These students also are subject, as was I, to levels of security that likewise far exceed their North American counterparts. Beyond standard identification requests, I had to pass through a metal detector run by a quasi-military guard to enter the library. Regardless of its contents, I wasn’t allowed to bring my bookbag inside. I likewise had to pass through metal detectors to enter Colombo shopping malls and I went past machine-gun wielding soldiers when I went to Sunday Mass at Saint Lucia, the city’s cathedral, where my mother’s parents were married in 1946. All of these security measures make sense in contemporary Sri Lanka: This is a country with active memories of conflict, whether of its decades-long civil war, which ended in 2009; the Easter Sunday terrorist attacks of 2019; or the protests and chaos of the country’s economic and political breakdowns, in 2022.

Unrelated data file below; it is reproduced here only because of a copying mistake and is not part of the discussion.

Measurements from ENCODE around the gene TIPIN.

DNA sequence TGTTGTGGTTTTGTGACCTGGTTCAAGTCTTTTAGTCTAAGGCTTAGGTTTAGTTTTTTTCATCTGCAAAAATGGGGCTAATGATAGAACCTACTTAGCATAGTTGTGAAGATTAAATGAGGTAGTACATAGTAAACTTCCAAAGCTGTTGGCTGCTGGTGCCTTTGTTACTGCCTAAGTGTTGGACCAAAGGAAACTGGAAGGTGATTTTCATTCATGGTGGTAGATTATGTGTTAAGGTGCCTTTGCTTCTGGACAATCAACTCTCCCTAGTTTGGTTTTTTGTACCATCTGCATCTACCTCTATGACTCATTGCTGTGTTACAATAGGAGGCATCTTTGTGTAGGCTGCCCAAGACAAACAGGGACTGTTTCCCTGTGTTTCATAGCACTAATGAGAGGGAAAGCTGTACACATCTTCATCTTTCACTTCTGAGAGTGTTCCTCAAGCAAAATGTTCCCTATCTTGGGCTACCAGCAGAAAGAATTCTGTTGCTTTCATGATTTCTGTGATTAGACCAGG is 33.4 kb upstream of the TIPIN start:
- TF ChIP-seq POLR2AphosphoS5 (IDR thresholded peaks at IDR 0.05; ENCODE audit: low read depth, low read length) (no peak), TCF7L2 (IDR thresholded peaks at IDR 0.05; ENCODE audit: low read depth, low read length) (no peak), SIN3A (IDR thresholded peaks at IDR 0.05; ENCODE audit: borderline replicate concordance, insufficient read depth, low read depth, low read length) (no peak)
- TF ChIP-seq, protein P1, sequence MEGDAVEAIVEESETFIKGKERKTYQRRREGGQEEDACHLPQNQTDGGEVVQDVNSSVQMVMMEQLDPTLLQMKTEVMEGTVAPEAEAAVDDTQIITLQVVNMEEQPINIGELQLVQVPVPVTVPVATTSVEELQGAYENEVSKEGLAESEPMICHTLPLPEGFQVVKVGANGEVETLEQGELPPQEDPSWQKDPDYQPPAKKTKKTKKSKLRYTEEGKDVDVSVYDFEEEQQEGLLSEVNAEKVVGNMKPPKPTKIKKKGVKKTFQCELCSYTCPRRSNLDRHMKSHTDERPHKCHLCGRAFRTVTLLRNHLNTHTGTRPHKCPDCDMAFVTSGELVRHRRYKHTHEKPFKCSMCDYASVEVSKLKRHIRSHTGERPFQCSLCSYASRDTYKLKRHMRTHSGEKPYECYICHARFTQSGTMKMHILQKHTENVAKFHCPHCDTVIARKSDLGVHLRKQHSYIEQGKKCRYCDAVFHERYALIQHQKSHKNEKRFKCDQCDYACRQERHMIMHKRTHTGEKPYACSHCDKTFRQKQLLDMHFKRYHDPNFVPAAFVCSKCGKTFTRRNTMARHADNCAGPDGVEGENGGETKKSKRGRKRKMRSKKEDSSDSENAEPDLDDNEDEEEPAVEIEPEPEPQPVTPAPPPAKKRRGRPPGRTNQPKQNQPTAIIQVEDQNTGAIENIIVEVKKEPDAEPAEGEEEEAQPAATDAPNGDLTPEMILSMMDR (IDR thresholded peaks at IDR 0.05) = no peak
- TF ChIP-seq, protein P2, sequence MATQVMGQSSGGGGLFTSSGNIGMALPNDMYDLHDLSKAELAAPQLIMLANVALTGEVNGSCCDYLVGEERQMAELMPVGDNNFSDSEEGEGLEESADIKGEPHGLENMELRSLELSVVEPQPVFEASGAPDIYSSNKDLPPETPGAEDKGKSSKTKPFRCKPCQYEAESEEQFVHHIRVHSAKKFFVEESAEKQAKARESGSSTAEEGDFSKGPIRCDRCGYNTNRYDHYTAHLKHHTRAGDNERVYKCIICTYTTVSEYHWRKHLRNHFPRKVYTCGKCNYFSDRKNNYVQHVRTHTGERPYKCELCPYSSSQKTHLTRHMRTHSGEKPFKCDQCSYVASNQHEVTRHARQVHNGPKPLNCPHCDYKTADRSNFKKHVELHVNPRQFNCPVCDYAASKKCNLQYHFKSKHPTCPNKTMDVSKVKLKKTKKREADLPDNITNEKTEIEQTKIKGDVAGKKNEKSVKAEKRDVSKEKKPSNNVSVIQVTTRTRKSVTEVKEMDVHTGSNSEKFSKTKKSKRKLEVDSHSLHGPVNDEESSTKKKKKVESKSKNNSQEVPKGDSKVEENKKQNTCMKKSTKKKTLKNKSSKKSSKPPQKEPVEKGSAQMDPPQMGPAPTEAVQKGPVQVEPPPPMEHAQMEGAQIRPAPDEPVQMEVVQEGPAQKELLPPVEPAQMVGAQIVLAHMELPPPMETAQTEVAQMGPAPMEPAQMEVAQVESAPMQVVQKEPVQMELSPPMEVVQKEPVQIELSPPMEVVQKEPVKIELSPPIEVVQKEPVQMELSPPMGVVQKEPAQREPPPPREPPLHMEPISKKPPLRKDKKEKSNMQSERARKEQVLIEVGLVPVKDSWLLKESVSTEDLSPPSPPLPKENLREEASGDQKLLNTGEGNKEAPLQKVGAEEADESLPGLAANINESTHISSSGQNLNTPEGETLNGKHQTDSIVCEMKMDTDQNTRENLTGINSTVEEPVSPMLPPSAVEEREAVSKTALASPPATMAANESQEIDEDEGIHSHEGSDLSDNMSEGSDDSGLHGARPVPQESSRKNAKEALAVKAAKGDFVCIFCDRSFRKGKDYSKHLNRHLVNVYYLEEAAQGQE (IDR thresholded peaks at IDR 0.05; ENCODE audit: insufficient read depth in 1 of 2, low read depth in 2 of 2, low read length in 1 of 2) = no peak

I was expecting these components to factor in life in present-day Sri Lanka. What I wasn’t expecting was how much higher education, specifically international higher education, has come to factor. Sri Lankan culture, like many cultures around the world, places a special emphasis on education; there is a longstanding tradition of students going overseas, whether to the U.K., to India, or to the former Soviet Union specifically for medical school, or, in my father’s case, to Canada for a second degree. Meanwhile, the robust commitment to full student funding that defines its national university system reflects this privileging of education, if predictably creating a great deal of competition for limited seats: In 2018, the most recent year for which figures are available, 168,000 students applied and 32,000 were admitted, at a selectivity rate of 19 per cent. I can’t imagine it’s become easier since then. This local scarcity – even with the university system expanding from two or three publicly funded schools, at mid-century, to nearly 20 today, enrolling tens of thousands of undergraduate and graduate students – combined with a broader lack of opportunity in a country still recovering from decades of strife and turmoil, has created an unprecedented new opportunity for foreign institutions.


“Your British degree is no more a dream than a reality: Learn about paying monthly!”

“Start in Sri Lanka, finish in Australia!”